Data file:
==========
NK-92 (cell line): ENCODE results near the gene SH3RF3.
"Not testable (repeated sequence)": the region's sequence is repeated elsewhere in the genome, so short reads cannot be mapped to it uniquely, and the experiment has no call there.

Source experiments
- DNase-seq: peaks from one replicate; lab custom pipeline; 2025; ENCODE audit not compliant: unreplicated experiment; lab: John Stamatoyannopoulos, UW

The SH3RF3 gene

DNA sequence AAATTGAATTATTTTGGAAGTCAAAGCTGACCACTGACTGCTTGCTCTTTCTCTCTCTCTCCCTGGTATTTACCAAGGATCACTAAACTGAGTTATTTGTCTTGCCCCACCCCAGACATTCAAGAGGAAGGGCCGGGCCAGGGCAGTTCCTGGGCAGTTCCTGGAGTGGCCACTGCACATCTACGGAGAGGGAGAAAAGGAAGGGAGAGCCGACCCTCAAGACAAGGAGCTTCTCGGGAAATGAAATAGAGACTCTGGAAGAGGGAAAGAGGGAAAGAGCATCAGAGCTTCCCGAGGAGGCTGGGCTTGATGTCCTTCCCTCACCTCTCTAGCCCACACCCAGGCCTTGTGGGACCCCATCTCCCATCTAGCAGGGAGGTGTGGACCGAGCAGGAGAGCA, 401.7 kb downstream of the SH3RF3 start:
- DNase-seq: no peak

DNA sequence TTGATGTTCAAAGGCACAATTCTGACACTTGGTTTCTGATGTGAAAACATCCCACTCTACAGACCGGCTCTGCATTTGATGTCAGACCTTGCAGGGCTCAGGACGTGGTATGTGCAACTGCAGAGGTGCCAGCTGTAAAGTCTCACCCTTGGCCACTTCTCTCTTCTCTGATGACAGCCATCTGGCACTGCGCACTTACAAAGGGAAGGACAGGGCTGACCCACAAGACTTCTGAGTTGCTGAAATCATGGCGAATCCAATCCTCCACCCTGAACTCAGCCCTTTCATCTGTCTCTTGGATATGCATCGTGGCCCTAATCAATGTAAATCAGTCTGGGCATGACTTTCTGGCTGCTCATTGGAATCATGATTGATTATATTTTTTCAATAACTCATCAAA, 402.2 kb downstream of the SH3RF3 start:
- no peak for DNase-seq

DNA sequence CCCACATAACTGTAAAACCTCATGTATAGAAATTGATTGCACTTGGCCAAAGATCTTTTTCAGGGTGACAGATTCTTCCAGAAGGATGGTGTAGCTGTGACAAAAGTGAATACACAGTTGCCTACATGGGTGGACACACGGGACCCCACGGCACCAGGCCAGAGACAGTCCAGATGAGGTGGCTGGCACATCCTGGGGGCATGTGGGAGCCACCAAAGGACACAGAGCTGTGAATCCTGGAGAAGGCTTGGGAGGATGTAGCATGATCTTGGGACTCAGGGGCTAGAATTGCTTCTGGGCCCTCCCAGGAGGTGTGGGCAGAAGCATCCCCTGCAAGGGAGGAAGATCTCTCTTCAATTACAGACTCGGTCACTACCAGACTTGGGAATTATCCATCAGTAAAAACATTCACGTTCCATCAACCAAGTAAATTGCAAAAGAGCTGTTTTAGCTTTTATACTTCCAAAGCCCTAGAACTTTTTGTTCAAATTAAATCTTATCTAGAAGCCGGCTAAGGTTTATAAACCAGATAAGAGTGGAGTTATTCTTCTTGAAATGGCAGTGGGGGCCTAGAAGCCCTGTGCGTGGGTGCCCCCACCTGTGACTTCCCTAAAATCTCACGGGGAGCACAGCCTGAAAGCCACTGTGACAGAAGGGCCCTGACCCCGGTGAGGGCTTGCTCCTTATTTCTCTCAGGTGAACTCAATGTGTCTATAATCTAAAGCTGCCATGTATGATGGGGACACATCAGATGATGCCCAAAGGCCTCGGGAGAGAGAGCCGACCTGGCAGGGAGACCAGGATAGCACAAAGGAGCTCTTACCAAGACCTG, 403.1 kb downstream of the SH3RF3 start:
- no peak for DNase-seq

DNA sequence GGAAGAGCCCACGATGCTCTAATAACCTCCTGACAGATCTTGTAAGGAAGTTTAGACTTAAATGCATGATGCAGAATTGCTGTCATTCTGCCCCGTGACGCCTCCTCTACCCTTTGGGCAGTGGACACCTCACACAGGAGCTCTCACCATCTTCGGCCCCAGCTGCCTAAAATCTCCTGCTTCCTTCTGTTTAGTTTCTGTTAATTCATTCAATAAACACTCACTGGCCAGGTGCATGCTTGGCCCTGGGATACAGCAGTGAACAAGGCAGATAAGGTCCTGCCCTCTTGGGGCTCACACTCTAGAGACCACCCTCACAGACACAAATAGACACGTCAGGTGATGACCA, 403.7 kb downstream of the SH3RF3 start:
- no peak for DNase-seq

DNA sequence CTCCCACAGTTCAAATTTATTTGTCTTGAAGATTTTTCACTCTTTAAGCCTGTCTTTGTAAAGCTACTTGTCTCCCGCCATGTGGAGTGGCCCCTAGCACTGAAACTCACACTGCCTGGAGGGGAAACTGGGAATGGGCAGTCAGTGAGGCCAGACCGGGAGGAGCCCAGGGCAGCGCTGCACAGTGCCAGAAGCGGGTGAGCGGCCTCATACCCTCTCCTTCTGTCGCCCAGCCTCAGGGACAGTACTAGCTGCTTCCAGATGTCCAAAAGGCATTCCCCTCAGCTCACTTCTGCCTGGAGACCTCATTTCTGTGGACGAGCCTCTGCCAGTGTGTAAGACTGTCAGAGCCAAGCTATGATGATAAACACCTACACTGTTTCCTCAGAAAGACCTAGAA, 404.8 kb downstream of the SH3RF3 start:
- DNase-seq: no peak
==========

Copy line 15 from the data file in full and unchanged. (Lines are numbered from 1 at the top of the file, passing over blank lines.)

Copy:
- DNase-seq: no peak